Sigh!…duh!..wtf…are you serious?…why?…omg…!!!
With great power comes great responsibility - Spiderman Movie
But here, I am trying to talk about the baggage. Every great and magical thing comes with a baggage which we take for granted, like its a given fact that good things have to be compensated for in some way or the other. I talked about how python is good but how being good also hurts python in some other aspect in one of my previous blog post here.
Similarly, JS and Node have some baggage, unique problems of their own which we have to gulp down our throat whether we like it or not. So, today I am trying to discuss about the baggage. Don’t misinterpret this with JS and Node being bad, but give consideration to the things you may have to endure while using these magical potions.
“Asynchronous” — If you want me to sum up my praise for Node and Js in one word, then this would be it.
Asynchronous is your swiss army knife to keep you from getting fired.
What is this Asynchronous everybody keeps talking about now a days, almost everywhere?
“Asynchronous I/O, or non-blocking I/O is a form of input/output processing that permits other processing to continue before the transmission has finished.” — Wikipedia
“Asynchronous programming refers to a style of structuring a program whereby a call to some unit of functionality triggers an action that is allowed to continue outside of the ongoing flow of the program.” — Nodesource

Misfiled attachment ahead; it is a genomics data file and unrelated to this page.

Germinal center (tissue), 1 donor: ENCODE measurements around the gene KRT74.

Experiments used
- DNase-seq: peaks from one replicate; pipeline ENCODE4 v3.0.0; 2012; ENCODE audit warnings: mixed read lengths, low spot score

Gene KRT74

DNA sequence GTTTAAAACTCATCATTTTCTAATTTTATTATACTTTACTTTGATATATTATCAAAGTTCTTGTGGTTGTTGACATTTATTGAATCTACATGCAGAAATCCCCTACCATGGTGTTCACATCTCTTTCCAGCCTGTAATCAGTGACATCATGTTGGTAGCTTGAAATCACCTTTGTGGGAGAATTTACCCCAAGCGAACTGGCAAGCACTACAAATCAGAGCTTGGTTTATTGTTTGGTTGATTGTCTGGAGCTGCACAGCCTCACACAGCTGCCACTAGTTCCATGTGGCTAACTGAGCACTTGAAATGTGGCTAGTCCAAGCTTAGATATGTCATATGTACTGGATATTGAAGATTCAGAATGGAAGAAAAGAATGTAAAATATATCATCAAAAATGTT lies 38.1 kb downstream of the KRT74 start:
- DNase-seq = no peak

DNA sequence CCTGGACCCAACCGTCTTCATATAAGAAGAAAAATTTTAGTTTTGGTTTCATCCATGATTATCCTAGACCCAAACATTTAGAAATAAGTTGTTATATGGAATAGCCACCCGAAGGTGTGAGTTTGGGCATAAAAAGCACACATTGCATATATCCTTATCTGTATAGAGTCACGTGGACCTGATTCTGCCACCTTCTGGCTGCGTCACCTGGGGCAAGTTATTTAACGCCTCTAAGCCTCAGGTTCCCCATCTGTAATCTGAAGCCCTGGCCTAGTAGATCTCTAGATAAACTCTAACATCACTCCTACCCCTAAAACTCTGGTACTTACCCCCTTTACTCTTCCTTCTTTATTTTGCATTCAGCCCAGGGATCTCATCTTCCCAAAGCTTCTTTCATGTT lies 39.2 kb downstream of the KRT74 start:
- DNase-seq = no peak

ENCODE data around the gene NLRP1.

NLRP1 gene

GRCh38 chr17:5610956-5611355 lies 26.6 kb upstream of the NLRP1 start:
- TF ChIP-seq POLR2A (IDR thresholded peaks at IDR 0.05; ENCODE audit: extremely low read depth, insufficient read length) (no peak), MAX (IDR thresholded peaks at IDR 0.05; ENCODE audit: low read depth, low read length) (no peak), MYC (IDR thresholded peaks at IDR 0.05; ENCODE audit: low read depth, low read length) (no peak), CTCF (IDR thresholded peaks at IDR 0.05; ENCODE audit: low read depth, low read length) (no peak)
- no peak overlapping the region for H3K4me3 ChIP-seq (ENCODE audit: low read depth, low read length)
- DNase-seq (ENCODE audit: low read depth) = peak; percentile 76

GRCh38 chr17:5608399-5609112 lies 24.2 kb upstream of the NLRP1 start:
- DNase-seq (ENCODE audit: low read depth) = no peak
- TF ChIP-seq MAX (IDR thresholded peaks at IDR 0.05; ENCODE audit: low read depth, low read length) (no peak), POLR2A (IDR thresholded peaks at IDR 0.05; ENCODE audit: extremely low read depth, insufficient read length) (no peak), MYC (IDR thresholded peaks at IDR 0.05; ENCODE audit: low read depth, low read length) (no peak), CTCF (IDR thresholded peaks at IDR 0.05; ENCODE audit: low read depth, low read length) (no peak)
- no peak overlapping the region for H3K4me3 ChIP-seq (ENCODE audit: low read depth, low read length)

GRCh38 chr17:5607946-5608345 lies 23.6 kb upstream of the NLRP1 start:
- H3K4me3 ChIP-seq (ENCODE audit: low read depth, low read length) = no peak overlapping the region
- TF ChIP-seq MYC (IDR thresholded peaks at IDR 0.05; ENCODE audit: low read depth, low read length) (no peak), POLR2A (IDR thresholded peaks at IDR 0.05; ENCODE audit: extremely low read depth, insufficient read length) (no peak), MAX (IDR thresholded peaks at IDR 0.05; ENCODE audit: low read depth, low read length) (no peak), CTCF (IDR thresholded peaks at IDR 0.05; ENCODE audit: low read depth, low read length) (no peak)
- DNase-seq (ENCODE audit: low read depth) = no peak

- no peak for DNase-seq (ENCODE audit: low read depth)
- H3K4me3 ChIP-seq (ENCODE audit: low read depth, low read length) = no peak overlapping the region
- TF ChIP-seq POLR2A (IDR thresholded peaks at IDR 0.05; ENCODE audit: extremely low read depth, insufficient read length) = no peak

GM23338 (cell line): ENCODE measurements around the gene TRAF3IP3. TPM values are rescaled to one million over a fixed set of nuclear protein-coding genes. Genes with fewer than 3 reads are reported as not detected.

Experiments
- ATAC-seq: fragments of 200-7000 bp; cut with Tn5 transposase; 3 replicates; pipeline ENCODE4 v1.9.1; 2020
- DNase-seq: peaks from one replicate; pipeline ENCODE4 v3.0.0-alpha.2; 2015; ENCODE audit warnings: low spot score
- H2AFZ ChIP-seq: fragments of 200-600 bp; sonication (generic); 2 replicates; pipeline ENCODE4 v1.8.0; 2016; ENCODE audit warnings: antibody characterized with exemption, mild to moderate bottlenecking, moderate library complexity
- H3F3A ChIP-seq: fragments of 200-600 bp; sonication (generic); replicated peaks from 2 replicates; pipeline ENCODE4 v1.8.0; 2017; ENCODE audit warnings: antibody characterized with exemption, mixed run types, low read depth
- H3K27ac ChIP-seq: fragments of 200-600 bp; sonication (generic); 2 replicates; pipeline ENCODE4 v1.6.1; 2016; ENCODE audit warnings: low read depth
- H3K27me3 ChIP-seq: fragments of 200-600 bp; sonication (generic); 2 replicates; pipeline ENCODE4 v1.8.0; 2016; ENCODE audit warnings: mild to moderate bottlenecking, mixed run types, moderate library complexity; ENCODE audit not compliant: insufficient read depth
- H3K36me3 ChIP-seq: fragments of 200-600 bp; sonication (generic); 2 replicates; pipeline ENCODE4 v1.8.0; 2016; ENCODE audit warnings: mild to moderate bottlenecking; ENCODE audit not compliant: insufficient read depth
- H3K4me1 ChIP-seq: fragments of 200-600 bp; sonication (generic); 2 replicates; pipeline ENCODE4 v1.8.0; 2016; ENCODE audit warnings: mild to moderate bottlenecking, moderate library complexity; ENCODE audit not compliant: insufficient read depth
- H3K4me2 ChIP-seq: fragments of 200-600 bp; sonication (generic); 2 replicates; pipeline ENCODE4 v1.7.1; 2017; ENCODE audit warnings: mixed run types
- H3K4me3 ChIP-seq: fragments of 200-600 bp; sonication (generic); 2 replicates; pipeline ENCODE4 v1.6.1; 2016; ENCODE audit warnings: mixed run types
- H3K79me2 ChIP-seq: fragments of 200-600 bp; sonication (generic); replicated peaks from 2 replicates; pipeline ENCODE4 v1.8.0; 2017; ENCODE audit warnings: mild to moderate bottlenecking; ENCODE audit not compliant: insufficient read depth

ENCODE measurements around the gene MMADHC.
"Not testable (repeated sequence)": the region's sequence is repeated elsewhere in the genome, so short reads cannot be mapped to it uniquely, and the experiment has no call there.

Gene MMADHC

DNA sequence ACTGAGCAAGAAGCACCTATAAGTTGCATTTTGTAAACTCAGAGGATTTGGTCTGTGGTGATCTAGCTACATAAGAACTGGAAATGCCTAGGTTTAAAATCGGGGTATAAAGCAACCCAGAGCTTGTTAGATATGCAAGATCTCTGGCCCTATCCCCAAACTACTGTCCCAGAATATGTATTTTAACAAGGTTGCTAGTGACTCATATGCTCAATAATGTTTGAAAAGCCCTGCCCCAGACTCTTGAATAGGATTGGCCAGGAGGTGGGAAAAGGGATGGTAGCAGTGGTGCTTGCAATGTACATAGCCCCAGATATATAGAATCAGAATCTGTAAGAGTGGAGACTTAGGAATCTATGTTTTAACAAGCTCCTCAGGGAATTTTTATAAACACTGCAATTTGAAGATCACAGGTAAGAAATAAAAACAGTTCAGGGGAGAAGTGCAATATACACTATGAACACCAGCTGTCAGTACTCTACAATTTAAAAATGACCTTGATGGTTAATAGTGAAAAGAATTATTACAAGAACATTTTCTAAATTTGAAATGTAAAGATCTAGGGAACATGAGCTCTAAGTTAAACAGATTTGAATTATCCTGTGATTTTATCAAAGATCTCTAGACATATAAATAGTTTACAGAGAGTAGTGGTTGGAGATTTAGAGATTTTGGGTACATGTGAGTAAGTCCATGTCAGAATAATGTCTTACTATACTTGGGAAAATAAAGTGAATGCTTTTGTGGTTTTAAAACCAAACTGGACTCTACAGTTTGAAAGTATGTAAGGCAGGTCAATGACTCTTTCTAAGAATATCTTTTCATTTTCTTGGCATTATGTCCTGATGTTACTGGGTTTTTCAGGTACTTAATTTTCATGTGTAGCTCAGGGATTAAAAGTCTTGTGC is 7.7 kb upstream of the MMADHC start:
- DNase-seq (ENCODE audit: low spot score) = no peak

Well, if its still isn’t easy enough for you to understand it, let me try in my own words now. In a nutshell, asynchronous looks something like this image below.
Computers understands commands, instructions given to it to perform some operation. We all in our daily lives do something and we are habituated to do something in sequence. We buy vegetables first, then we wash our dirty dishes, then we cut our vegetables, then we start cooking our food, and finally eat. Well, you can always eat by ordering in or going out to a restaurant and just order there, but my point is to do something, we do it in sequence, even eating out needs you to first go out of the house, get inside a vehicle, car maybe, then drive to the restaurant, then call the waiter, give the waiter your order, the chef/cook cooks your food, the waiter brings your food to your table, and only then you start eating. You see everything needs a sequence. You cannot buy vegetables and start eating simultaneously. The sequence is always there. Well, there are a few things in life which you can do simultaneously but you get my point.
This habit of following sequences is built-in in our lives and thus we find it easier to understand the sequence concept. Now in programming, when we write code, it basically is a sequence or steps of commands/instructions that we tell our computer system specially the CPU to perform. And we unknowingly always end up writing sequential code, which is another word for synchronous code because this comes naturally to us. Which is what I was trying to point out in the earlier paragraphs.
// Synchronous code
alert('i am anirban');
const a = 3;
const b = 5;
const sum = a + b;
console.log('sum : ', sum);
Now the above code is a sequence of steps that the CPU performs one by one. This is called synchronous programming, synchronous means sequential here.
I/O — What is it?
Now synchronous I/O is synchronous programming which also involves some kind of I/O. Now, I/O means anything which doesn’t involve the use of cpu cycles. Something which happens in some other part of the computer system, like what the I/O driver does.